Editorial: Inspect ships' ballast
Published February 16th, 2005
It is a silent threat almost nobody knows about: Foreign
ships that avoid mandatory inspections of their ballast
water, and thereby endanger the Great Lakes and the region's
$4.5 billion fishing industry.
Little can be done about past invasions of foreign freshwater
species, such as zebra mussels, which proliferated in
the lakes after having been transported here from foreign
countries in ships' ballast tanks. But aggressive, decisive
action now could keep other harmful species from the lakes.
Legally, all ships coming into the Great Lakes are supposed
to be inspected. But most foreign ships get around the
rules. From 80 to 90 percent of them are not inspected
by the U.S. Coast Guard. That's a stunning violation of
the National Invasive Species Act, former U.S. Sen. John
Glenn's 15-year-old law intended to restrict the entry
of foreign species to the lakes.
The inspections are designed to make sure the ships have
performed the time-consuming and expensive task of exchanging
ballast water at sea, letting the ocean's salt water kill
freshwater species or microscopic larvae in freighters'
tanks before ballast water is discharged into our lakes.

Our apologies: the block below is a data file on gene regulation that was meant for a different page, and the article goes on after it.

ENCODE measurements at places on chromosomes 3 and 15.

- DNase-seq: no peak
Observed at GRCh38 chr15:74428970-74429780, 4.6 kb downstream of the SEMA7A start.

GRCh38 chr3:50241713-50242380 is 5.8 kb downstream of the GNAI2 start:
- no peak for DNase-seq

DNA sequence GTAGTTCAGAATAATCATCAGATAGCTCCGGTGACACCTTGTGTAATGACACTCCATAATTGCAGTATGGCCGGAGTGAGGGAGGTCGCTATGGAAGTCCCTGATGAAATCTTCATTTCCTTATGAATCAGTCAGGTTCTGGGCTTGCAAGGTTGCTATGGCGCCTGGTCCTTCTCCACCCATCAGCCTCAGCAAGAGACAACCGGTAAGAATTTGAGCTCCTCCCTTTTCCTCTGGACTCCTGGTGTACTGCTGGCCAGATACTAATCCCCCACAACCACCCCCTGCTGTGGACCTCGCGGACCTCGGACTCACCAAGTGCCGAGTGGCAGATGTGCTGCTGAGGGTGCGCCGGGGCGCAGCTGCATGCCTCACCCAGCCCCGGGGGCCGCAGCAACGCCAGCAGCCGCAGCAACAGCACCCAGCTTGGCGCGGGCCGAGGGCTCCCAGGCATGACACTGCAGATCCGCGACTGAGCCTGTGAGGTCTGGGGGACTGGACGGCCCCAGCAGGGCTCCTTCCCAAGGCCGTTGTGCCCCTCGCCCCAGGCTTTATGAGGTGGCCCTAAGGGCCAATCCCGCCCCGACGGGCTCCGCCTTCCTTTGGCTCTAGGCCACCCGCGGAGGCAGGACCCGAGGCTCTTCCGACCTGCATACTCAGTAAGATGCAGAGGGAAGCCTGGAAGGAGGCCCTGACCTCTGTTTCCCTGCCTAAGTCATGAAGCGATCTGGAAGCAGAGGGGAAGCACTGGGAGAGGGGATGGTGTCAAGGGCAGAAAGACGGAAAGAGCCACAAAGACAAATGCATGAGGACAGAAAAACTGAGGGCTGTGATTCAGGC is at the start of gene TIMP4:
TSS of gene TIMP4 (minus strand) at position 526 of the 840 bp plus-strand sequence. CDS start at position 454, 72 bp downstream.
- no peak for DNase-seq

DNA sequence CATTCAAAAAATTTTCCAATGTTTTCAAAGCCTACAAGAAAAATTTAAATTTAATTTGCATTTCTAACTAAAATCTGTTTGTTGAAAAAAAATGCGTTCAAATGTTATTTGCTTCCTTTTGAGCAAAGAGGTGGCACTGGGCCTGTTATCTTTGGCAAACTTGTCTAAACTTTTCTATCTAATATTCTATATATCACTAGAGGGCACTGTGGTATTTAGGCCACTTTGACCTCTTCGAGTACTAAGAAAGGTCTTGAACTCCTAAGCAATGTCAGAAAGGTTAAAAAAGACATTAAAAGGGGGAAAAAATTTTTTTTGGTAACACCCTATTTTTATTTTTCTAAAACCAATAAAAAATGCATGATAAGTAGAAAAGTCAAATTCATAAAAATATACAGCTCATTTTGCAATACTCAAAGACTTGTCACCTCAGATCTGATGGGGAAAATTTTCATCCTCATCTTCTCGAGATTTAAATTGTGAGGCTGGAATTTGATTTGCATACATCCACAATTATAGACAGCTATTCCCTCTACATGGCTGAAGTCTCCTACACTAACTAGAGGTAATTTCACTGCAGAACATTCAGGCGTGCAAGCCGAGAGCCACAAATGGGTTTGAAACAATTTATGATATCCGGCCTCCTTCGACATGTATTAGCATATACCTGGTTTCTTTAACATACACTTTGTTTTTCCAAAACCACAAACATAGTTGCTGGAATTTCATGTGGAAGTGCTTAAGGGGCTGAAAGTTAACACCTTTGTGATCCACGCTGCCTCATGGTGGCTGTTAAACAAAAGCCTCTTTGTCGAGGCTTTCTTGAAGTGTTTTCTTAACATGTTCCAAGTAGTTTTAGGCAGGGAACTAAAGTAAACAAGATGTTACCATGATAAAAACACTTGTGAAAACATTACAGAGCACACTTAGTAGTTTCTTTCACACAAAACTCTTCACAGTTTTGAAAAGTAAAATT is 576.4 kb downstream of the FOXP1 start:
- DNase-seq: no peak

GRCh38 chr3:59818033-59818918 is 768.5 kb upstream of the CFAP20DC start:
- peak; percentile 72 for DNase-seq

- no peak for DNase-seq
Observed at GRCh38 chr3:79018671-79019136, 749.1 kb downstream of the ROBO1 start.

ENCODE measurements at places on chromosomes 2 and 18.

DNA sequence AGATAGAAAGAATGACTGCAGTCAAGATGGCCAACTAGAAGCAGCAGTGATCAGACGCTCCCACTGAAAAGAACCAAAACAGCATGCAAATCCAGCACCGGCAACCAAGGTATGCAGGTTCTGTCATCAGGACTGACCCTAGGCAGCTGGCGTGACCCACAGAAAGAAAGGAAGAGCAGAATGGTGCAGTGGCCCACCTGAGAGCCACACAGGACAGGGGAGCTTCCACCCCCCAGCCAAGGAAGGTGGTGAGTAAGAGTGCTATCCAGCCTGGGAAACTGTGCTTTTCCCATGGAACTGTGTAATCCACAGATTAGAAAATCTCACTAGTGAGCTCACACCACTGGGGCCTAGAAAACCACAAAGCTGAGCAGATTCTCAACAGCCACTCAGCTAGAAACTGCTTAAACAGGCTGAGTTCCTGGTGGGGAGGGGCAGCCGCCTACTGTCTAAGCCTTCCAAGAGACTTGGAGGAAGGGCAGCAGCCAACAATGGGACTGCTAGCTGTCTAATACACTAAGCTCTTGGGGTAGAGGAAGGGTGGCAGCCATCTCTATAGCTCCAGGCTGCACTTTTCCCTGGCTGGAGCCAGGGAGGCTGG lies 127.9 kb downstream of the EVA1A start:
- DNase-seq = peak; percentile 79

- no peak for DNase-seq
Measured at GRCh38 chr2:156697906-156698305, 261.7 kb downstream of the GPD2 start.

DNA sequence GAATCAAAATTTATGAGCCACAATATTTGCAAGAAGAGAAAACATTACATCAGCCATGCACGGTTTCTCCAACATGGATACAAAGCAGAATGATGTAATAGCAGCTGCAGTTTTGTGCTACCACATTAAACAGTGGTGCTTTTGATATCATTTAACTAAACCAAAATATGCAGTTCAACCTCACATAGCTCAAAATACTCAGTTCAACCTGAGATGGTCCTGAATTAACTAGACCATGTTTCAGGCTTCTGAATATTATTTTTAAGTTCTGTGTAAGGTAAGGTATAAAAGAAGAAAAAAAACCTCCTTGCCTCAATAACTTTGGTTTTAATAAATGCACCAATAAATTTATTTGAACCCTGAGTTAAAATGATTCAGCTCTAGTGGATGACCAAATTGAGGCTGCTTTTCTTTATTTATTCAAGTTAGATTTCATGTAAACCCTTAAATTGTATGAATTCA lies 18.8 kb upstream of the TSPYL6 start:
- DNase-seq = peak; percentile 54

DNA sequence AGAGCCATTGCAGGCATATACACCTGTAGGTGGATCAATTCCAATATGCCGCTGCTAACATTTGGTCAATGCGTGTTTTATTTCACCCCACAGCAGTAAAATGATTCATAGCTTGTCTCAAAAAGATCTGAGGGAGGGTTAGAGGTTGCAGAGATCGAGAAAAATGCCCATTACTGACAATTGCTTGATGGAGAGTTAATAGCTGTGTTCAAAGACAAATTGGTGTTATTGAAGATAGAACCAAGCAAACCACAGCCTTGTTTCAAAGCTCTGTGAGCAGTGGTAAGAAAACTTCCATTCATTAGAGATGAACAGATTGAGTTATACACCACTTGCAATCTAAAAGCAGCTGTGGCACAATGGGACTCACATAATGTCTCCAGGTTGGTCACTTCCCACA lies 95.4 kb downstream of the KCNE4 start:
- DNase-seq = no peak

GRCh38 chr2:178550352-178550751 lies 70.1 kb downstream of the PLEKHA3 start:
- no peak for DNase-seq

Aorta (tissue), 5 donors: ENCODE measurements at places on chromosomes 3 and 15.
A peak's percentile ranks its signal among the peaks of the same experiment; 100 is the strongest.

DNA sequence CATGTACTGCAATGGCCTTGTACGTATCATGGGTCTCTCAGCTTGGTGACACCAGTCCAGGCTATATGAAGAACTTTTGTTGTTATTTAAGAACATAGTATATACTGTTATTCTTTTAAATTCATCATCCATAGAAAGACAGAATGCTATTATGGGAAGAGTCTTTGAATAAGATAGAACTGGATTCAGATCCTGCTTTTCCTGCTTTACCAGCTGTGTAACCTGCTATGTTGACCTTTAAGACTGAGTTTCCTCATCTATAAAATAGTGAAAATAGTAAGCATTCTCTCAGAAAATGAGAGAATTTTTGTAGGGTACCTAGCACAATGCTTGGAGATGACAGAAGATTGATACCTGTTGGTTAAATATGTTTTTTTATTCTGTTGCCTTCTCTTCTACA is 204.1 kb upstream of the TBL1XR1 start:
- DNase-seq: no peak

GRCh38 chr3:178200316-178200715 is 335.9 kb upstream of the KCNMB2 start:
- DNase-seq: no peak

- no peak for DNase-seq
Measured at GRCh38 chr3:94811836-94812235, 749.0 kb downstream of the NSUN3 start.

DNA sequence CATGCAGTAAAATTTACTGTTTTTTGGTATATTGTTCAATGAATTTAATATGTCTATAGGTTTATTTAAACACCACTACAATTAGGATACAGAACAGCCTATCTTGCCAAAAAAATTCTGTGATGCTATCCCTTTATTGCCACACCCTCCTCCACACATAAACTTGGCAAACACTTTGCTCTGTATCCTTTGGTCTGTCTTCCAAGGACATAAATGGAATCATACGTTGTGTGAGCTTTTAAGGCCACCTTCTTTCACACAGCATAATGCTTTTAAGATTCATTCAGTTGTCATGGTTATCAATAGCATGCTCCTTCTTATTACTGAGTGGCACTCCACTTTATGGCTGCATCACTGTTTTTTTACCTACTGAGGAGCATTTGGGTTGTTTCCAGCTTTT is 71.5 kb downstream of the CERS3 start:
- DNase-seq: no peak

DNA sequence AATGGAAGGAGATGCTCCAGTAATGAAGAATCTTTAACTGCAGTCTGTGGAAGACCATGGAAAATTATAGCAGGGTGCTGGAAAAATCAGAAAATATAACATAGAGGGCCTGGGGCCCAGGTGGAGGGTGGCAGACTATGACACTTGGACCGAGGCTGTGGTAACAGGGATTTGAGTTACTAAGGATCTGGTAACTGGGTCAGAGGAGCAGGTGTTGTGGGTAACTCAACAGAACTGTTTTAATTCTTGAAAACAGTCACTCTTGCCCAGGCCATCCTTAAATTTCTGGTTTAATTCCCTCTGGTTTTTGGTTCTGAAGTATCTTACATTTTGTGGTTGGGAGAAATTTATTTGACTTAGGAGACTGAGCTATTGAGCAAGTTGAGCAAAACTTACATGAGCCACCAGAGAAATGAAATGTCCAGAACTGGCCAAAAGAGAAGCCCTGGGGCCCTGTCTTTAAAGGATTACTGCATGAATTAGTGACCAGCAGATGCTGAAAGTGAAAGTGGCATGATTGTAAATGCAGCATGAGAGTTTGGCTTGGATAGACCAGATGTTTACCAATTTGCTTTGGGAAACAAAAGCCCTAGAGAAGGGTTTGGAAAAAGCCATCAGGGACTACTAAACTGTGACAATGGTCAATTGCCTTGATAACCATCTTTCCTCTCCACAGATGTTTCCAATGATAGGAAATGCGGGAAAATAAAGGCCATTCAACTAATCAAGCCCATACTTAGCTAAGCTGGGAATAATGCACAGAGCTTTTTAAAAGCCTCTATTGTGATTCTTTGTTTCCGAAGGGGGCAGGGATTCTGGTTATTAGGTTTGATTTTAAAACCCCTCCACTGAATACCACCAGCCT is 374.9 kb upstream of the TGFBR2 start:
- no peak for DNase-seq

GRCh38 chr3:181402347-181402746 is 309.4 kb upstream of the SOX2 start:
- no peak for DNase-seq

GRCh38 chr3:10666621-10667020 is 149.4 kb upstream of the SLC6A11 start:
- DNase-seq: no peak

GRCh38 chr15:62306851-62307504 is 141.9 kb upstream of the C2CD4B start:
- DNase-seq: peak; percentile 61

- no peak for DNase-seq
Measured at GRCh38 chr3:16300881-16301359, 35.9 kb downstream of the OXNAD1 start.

But many foreign ships, in order to keep cargo moving,
avoid inspections by telling the Coast Guard there is
no ballast water on board. The practice jeopardizes the
lakes' entire ecosystem, endangers 81,000 jobs, and can
hurt the economies of communities such as our own that
depend on industries generated by the lakes.
It's inconvenient to exchange ballast water at sea, but
this region cannot afford to risk Lake Erie's prized walleye
and yellow perch. The fish draw crowds of anglers who
pour money into motels, restaurants, and bait shops. Unless
something is done, the regional and commercial fishing
and tourism industries that benefit cities like Toledo
will eventually suffer.
Allowing foreign vessels to disregard federal law is
intolerable. The zebra mussel invasion has already cost
this nation dearly. Now we have to wonder what other creatures
are on the way.